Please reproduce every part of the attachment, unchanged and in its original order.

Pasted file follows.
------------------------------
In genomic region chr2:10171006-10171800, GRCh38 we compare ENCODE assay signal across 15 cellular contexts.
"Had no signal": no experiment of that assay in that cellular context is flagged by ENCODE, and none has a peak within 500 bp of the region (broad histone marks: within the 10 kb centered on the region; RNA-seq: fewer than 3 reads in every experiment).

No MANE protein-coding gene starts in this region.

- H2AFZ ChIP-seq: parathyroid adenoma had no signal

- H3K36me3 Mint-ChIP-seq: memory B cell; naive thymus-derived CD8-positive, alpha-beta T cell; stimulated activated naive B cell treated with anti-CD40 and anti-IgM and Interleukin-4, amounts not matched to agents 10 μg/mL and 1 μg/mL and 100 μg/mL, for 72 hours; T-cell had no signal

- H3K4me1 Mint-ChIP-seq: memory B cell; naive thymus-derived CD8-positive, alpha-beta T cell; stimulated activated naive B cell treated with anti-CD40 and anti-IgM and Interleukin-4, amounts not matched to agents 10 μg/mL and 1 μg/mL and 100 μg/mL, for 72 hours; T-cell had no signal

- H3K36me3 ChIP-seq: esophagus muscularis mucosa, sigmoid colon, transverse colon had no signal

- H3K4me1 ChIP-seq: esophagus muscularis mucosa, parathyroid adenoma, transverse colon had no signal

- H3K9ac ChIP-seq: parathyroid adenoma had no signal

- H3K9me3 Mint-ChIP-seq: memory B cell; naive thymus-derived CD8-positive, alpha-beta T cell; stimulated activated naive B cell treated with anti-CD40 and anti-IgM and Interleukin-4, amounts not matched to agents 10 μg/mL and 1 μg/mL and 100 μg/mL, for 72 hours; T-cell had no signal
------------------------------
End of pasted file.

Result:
In genomic region chr2:10171006-10171800, GRCh38 we compare ENCODE assay signal across 15 cellular contexts.
"Had no signal": no experiment of that assay in that cellular context is flagged by ENCODE, and none has a peak within 500 bp of the region (broad histone marks: within the 10 kb centered on the region; RNA-seq: fewer than 3 reads in every experiment).

No MANE protein-coding gene starts in this region.

- H2AFZ ChIP-seq: parathyroid adenoma had no signal

- H3K36me3 Mint-ChIP-seq: memory B cell; naive thymus-derived CD8-positive, alpha-beta T cell; stimulated activated naive B cell treated with anti-CD40 and anti-IgM and Interleukin-4, amounts not matched to agents 10 μg/mL and 1 μg/mL and 100 μg/mL, for 72 hours; T-cell had no signal

- H3K4me1 Mint-ChIP-seq: memory B cell; naive thymus-derived CD8-positive, alpha-beta T cell; stimulated activated naive B cell treated with anti-CD40 and anti-IgM and Interleukin-4, amounts not matched to agents 10 μg/mL and 1 μg/mL and 100 μg/mL, for 72 hours; T-cell had no signal

- H3K36me3 ChIP-seq: esophagus muscularis mucosa, sigmoid colon, transverse colon had no signal

- H3K4me1 ChIP-seq: esophagus muscularis mucosa, parathyroid adenoma, transverse colon had no signal

- H3K9ac ChIP-seq: parathyroid adenoma had no signal

- H3K9me3 Mint-ChIP-seq: memory B cell; naive thymus-derived CD8-positive, alpha-beta T cell; stimulated activated naive B cell treated with anti-CD40 and anti-IgM and Interleukin-4, amounts not matched to agents 10 μg/mL and 1 μg/mL and 100 μg/mL, for 72 hours; T-cell had no signal